5 minutes with… Robbie Williams’s co-manager Tim Clark
Tim Clark knew Robbie Williams was going to be a star before most. He and David Enthoven signed Robbie to their ie:music management company back in 1996 and have managed him since. Tim is coming to Web Summit…
Ie:music also manage Passenger
, and as former managing director of Island Records Tim has worked with Bob Marley and Cat Stevens. He’s speaking at Music Summit about live music and whether the monetisation of gig-goers is fair.
Before his appearance, I talked to him about what makes Robbie Williams Robbie Williams, and which member of One Direction is going to have the most successful solo career:
The digital revolution hasn’t been good for musicians’ pay cheques. Has it had a noticeable effect on the quality of music being produced?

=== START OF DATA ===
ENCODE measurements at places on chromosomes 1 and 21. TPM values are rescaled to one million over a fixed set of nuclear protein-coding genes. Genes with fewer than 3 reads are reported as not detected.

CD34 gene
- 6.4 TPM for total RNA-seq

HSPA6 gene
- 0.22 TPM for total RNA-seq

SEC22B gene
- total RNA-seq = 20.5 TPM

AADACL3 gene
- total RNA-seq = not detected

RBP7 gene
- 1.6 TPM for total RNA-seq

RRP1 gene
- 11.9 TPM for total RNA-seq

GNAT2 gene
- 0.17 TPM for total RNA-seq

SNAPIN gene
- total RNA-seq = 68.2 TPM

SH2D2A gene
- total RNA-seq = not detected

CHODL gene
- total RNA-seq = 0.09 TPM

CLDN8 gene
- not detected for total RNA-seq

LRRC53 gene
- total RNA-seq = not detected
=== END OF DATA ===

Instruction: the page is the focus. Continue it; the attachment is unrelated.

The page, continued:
Remarkably not. All great artists are driven by their love of music. They have to write, they must play and fortunately, there are still huge numbers of venues – pubs, small clubs – that are crying out for good artists.
When Take That split up, Robbie wasn’t the favourite to have the most successful career. What made him such a star?
His extraordinary songwriting abilities, his vocal prowess and unparalleled showmanship.
If you were assembling the perfect band of musicians past and present, who would make the cut?
When will CDs stop being produced?
Within 5 years they will be a niche product. Physical products will have little to recommend them other than touch and feel.
Digital distribution allows for portability, instant access, zero storage problems and quality that is improving all the time.
Which member of One Direction is most likely to have the most successful solo career? Why?
I’m not really qualified to answer but I imagine Harry Styles.